In The Glass: Elizabeth Chambers Cellar Winemaker’s Cuvée Pinot Noir 2011
In the world of wine writing, I’ve been watching my colleagues over the past few months use the Delectable Wine App more and more. When I questioned one of my fellow wine writer’s about this new craze, another wine industry friend chimed in and wrote, “All the cool wine writer’s are using it.” After a good giggle, I decided I didn’t want to be one of the “uncool” writers on the block, so I downloaded the app.
For more reasons than you can imagine, many of them clearly outlined on the wine blog, Vinography, by respected wine writer Alder Yarrow’s post, “Delectable: the Only Wine App Worth a Damn,” I’m quickly realizing why it’s the coolest app ever for people in the wine industry. Even for those that simply enjoy wine, it’s a super easy-to-use tracking device of what’s been consumed that can be saved, shared and later reflected upon.
The first wine to make its way into my Delectable Wine App was the 2011 Elizabeth Chambers Cellar Winemaker’s Cuvée Pinot Noir ($32). As I noted along with a picture of the label, the Winemaker’s Cuvée Pinot Noir was super feminine in nature and style with elegant soft tannins and vibrant acidity. Juicy entrance and silky on the palate. Aromas of cherries, earth and brown spices with hints of violets and licorice. Really lovely.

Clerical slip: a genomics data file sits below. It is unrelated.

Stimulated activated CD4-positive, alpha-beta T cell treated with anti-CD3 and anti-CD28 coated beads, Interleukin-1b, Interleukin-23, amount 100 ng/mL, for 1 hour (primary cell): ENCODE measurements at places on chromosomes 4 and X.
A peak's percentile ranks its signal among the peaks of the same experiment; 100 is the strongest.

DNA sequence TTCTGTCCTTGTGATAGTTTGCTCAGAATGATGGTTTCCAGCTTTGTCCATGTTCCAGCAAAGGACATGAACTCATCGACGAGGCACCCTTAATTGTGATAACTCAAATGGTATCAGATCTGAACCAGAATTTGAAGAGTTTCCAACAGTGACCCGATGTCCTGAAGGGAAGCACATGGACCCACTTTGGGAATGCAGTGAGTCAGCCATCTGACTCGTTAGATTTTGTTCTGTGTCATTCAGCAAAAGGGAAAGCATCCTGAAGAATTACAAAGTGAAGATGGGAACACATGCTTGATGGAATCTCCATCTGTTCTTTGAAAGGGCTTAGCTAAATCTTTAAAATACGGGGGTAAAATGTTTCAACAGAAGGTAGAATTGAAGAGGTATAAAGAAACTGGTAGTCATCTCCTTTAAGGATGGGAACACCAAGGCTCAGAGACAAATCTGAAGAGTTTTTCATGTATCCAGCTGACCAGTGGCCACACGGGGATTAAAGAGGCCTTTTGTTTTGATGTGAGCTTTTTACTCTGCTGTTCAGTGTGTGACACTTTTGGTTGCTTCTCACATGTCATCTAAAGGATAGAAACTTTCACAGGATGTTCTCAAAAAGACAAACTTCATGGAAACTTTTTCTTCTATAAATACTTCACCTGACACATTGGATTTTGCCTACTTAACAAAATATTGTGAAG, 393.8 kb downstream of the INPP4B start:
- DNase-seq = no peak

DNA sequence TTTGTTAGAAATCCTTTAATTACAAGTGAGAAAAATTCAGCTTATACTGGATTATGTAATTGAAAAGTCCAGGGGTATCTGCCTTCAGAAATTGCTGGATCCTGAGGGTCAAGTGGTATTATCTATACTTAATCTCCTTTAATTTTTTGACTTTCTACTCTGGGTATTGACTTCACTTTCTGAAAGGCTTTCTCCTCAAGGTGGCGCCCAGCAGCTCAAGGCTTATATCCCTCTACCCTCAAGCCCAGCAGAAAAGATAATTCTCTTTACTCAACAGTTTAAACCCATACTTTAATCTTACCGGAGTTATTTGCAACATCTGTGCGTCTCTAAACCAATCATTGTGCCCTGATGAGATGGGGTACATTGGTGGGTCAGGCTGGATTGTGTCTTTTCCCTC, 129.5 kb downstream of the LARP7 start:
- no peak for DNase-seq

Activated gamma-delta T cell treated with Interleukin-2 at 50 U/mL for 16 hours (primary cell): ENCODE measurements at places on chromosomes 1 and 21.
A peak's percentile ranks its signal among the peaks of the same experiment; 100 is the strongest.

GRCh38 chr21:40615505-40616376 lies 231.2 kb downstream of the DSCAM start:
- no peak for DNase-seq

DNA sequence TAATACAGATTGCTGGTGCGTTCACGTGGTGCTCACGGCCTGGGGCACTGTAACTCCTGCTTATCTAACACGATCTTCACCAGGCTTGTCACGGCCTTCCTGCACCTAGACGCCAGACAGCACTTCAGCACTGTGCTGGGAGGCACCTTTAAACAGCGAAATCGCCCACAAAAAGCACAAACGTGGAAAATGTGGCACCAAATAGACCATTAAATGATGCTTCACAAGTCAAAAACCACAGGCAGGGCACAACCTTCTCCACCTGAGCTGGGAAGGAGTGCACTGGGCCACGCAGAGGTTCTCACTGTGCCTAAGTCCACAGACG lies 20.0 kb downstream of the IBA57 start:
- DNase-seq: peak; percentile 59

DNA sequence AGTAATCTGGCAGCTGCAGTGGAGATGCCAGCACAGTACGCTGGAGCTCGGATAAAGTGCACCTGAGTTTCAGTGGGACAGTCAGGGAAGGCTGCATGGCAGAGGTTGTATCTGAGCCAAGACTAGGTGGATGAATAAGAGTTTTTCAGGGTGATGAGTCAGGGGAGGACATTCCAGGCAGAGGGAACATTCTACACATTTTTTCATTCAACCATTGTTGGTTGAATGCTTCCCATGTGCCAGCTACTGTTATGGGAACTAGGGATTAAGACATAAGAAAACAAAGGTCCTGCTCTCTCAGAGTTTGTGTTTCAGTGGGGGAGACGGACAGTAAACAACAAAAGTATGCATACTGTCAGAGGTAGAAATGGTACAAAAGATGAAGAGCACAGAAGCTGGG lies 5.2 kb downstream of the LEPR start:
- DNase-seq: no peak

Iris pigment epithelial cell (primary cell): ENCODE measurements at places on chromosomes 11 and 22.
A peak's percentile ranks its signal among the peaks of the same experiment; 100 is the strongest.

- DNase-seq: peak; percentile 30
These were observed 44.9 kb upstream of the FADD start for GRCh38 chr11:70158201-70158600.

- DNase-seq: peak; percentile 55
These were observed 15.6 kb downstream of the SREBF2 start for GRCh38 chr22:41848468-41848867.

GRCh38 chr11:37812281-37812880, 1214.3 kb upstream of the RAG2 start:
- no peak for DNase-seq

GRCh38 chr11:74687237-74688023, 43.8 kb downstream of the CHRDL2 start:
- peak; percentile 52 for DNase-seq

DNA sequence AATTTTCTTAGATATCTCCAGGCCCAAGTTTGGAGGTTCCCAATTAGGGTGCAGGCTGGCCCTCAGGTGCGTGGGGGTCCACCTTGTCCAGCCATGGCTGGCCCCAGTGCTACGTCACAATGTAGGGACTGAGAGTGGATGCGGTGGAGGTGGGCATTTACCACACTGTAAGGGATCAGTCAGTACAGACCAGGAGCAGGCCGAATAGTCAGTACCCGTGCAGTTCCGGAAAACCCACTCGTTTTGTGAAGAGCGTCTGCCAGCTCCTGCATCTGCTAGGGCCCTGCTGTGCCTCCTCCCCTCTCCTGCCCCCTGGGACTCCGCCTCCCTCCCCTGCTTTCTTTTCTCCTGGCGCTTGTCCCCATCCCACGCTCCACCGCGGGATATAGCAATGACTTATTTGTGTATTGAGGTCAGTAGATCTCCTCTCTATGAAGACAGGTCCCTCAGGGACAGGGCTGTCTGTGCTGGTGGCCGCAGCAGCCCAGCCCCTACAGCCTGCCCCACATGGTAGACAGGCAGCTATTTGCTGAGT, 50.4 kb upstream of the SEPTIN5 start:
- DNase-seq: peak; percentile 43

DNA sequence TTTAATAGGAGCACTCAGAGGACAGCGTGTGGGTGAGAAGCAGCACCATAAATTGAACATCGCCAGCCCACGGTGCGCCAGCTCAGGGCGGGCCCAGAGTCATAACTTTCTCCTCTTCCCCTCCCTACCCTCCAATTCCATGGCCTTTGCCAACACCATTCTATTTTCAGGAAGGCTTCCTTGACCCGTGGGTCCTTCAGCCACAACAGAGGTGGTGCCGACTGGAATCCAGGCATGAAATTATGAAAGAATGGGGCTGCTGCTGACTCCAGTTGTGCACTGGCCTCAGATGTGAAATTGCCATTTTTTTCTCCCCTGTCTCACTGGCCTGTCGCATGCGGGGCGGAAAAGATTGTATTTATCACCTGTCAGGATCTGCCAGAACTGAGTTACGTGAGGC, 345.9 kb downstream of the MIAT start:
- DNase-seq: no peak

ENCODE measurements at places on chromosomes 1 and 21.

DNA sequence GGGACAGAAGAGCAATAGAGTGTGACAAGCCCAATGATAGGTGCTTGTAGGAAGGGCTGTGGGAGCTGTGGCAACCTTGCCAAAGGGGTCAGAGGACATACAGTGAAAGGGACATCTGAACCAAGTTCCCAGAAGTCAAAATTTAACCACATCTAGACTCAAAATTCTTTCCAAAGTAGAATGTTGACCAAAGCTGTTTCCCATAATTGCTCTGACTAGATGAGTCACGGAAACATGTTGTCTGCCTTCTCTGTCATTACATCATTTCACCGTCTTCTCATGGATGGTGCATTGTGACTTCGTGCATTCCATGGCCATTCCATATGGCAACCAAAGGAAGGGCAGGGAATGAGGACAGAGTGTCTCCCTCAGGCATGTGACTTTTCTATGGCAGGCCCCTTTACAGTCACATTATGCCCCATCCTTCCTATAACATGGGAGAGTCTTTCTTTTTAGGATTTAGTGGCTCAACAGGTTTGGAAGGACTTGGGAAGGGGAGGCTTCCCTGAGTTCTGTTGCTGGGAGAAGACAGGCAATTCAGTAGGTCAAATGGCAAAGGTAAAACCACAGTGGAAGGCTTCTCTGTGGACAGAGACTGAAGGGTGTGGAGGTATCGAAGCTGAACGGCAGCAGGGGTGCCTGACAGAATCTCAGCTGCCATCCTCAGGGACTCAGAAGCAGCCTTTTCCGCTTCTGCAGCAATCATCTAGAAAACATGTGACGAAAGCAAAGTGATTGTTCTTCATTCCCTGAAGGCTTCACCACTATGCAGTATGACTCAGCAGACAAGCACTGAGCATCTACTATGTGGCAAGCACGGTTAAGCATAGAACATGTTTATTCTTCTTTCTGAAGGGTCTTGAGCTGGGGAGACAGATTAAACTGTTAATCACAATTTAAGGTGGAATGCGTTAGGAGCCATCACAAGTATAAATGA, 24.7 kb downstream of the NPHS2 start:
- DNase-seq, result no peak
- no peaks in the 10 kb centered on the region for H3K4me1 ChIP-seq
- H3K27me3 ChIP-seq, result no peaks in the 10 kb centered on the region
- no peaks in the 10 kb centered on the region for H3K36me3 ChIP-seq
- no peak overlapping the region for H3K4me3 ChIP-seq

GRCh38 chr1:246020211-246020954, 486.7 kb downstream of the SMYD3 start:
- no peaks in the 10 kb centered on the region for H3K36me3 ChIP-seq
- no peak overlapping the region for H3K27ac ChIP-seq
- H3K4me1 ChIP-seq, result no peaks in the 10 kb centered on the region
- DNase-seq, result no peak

Located in McMinnville, Oregon, in the heart of the Willamette Valley, the 2011 Winemaker’s Cuvée Pinot Noir was among this boutique winery’s first wines to be released on a national basis. Oregon native Liz Chambers passion for Pinot Noir, pairing up with Willamette Valley’s winemaking veteran of 20 years, Micheal Stevenson, was obviously a wise choice – the ’11 Pinot Noir certainly stands out among the crowd. Together, Liz and Michael carefully select fruit from stellar vineyards around the state to produce both cuvée and single vineyard Pinot Noirs. Fruit for the 2011 Winemaker’s Cuvée Pinot Noir was sourced from the highly sought after Freedom Hill vineyard and Lazy River Vineyard, noted by Michael that, “90% of what’s in the bottle is determined by what’s in the vineyard.”
With a current case production of 3,500, I’m looking forward to trying more wine from one of the Willamette Valley’s newest wineries. Other nationally available (but in limited quantities) Pinot Noirs include two single vineyard bottlings: 2011 Shea Vineyard Pinot Noir and 2011 Freedom Hill Pinot Noir. I recently found out from Dai Crisp (winemaker and co-owner of Lumos Wine Company and General Manager of one of my favorite Pinot vineyards in the entire Willamette Valley-Temperance Hill), that Liz and Michael bought some fruit from a very special block on Temperpance Hill – a Pinot I’m truly looking forward to pouring into my favorite Zalto Burgundy glass.
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